Deus Ex (2000)
I don’t know whether I’ve kept my nearly forty Steam hours of this game because I’m fond enough of it or because I don’t want to just throw that many hours away.
Deus Ex as a first-person RPG offers a lot more options than just shooting bad guys. Every choice we make influences the story. The world-spanning conspiracy plot is almost hilariously convoluted, the voice acting is delightfully corny with quotably dry one-liners (I still sometimes say “A bomb!” when I pick up bombs in other games), and the soundtrack is catchy as heck. Alas, while I had a blast with these aspects, its incorporation of transhumanism into the gameplay is an inherent philosophical caveat, only one of its three optional endings is ethical, and its main villain leads a nefarious religious organization that’s implicitly connected with the Catholic Church. In the infamous words of JC Denton: “What a shame.”
Metal Gear Solid 3: Snake Eater (2004)
I suppose all the Metal Gear Solid games (except maybe the first one) could be on this list since they were so fun but so perverse (though MGS2: Sons of Liberty was overall just…meh). But playing prequel Snake Eater, out of all of them, kind of made my life feel more complete, and unfortunately, that whole experience was marred by the game’s fetishizing of its femme fatale in a way that became series standard, and she was a genuinely interesting character otherwise.
Still, for better or for worse, I don’t think I’ll ever forget the Bond-style theme song (which I’d break into singing while mowing lawns last summer), David Hayter’s Snake voice enthusiastically claiming “That’s tasty!”, the future series villain codenamed Revolver Ocelot literally meowing, and countless other ludicrousies. Heck, even though I got this more from MGS4: Guns of the Patriots, I now sometimes point to my cat and say, “You’re pretty good!” (Not that I mean it.)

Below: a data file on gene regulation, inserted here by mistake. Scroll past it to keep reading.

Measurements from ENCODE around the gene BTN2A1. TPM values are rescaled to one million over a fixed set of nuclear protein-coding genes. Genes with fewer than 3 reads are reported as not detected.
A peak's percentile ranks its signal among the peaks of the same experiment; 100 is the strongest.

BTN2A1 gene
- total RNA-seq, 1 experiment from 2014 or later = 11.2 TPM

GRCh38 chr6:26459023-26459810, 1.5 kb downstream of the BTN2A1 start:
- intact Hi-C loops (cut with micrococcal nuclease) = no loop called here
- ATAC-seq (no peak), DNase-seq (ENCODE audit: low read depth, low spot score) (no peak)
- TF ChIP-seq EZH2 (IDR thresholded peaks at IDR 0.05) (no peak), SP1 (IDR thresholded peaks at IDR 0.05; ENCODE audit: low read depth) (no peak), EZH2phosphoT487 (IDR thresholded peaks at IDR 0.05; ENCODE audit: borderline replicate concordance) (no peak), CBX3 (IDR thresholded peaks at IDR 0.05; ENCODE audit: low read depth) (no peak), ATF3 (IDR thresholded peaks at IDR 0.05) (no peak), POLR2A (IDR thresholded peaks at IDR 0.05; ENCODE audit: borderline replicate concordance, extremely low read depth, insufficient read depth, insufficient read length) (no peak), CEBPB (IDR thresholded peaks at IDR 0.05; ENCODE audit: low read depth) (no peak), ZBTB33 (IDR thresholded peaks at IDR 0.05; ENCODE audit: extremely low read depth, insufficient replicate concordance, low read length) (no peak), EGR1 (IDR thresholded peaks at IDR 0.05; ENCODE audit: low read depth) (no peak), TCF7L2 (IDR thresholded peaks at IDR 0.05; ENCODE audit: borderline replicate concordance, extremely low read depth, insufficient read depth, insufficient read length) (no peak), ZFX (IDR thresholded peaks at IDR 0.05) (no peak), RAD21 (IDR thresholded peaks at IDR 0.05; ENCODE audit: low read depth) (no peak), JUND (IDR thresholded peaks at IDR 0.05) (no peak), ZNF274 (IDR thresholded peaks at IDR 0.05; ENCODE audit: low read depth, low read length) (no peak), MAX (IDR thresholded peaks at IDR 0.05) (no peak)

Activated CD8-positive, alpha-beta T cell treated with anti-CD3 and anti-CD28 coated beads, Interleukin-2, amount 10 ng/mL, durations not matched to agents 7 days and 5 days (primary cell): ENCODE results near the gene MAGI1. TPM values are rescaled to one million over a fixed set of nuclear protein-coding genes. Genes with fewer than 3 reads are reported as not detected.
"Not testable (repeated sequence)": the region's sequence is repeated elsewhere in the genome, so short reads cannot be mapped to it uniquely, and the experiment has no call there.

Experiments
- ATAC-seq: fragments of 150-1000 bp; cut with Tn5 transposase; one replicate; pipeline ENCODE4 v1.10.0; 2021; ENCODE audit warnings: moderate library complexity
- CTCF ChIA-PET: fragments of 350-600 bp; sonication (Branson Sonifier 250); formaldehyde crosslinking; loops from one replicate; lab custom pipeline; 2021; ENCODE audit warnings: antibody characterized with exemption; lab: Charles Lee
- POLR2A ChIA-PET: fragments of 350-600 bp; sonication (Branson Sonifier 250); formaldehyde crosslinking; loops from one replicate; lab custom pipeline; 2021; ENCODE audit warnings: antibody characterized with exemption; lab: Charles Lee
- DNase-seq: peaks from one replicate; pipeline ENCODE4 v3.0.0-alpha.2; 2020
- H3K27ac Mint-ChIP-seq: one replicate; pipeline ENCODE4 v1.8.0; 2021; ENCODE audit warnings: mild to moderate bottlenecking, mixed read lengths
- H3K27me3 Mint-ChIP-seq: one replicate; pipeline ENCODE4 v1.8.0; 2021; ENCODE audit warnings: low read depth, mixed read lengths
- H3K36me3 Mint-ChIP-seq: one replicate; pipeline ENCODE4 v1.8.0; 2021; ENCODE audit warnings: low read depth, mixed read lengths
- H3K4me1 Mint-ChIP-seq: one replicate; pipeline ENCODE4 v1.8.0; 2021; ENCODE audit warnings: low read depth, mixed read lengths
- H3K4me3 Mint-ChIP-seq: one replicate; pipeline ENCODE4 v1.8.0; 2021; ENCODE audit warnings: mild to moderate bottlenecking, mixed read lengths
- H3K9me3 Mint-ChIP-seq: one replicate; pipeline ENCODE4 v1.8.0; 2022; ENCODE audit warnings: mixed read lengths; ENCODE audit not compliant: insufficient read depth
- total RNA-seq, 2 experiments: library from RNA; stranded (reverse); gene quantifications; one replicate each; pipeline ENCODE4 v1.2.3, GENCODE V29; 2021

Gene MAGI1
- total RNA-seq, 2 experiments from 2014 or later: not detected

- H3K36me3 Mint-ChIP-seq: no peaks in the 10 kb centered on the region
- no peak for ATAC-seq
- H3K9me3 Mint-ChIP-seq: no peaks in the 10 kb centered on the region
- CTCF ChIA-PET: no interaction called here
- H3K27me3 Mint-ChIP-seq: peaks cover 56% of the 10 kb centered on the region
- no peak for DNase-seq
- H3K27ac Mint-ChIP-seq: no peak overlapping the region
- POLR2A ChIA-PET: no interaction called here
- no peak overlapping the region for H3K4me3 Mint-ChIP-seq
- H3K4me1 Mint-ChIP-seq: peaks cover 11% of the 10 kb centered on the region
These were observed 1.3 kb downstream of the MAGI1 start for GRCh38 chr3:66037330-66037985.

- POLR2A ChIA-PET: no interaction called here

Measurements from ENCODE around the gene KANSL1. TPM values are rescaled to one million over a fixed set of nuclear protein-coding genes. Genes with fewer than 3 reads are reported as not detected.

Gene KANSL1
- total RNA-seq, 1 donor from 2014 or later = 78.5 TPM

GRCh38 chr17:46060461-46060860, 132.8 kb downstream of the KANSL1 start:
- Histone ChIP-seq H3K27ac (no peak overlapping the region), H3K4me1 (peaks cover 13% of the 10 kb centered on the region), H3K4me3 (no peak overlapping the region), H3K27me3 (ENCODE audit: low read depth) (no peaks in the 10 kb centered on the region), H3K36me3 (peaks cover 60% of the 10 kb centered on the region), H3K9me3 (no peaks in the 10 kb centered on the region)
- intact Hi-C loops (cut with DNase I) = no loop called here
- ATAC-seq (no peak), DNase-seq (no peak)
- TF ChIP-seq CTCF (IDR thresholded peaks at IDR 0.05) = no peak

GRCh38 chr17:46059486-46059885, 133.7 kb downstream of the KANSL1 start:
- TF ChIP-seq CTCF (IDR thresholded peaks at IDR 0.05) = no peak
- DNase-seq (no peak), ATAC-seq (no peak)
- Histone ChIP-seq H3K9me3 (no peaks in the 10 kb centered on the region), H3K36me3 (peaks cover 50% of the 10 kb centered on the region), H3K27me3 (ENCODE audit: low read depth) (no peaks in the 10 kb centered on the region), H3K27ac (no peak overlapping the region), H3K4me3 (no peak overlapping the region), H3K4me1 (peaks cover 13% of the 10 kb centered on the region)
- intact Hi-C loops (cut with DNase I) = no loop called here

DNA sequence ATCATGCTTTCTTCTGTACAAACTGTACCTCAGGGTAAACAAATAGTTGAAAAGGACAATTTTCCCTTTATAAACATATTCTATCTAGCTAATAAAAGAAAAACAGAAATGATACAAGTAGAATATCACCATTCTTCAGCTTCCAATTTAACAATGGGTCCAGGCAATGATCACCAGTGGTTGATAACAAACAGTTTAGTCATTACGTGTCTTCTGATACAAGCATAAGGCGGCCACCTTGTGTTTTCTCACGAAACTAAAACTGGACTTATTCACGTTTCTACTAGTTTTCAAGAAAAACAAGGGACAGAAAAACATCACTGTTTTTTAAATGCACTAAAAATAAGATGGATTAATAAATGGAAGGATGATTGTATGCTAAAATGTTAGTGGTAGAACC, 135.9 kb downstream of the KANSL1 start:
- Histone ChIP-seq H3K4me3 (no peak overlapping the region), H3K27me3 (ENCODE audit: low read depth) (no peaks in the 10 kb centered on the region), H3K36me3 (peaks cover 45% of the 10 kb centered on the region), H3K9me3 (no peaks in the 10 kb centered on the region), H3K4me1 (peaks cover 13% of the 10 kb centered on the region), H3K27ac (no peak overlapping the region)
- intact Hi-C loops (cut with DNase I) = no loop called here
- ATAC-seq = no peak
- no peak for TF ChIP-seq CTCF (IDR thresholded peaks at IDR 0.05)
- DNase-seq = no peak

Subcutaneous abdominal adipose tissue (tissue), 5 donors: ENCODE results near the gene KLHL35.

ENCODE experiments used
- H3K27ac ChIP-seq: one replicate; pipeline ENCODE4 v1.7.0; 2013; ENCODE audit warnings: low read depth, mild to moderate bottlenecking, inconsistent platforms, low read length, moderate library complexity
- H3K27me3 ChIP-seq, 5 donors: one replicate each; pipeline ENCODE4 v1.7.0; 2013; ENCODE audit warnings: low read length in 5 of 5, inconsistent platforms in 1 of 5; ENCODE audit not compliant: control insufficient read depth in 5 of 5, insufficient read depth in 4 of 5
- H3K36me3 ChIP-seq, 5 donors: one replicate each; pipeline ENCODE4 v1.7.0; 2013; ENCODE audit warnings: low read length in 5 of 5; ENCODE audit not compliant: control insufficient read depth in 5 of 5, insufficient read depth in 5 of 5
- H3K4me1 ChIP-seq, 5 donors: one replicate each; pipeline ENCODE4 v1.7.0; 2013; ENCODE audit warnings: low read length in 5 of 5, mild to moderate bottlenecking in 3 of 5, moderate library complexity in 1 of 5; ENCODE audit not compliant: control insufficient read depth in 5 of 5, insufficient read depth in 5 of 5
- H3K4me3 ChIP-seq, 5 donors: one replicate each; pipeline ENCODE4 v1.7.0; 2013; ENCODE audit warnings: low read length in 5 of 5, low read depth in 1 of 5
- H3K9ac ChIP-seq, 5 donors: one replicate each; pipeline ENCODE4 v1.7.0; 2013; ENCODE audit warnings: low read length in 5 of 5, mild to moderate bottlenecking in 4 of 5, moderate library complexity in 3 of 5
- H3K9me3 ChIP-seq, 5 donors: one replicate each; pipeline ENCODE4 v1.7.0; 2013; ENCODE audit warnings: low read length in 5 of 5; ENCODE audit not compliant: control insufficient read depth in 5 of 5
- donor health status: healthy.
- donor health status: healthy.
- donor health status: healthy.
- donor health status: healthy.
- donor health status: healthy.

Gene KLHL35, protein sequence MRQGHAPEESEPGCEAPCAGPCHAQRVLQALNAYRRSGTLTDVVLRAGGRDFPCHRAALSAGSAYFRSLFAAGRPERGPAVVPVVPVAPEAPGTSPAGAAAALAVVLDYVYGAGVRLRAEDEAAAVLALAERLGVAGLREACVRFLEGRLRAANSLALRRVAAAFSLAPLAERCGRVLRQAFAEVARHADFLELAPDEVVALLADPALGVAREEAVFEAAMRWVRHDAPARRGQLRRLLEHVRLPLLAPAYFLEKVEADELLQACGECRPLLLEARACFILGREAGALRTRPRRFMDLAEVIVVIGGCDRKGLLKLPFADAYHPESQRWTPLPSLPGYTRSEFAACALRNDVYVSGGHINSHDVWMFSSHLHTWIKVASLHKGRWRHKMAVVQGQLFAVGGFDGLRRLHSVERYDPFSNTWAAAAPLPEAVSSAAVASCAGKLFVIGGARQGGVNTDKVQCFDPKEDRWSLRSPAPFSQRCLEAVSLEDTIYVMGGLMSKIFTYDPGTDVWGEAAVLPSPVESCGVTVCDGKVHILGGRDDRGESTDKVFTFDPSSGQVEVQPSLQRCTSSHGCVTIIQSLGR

Half-Life 2 (2004)
A year ago, I was obsessing over Half-Life 2, likely writing up my fifth analysis of it for my now-defunct T. Martin Has a Blog blog. What kept me coming back to the hauntingly unpleasant dystopia Half-Life 2 thrusts into was not only the astounding attention to graphical detail for its time but also the humanism underneath its nastiness. But, that’s before I realized the inherent moral caveat of shooting games, the way they’re staged around glorifying violence, with Half-Life 2‘s sympathy for innocents suddenly coming across as a manipulation for us to revel in the constant violence against the bad guys. I indicate how I came to this conclusion in “What the heck do I see in video games?” Now, the evidence of this technical masterpiece on my Steam profile, even though its characters are still funny and moving even after the realization, has been removed forever.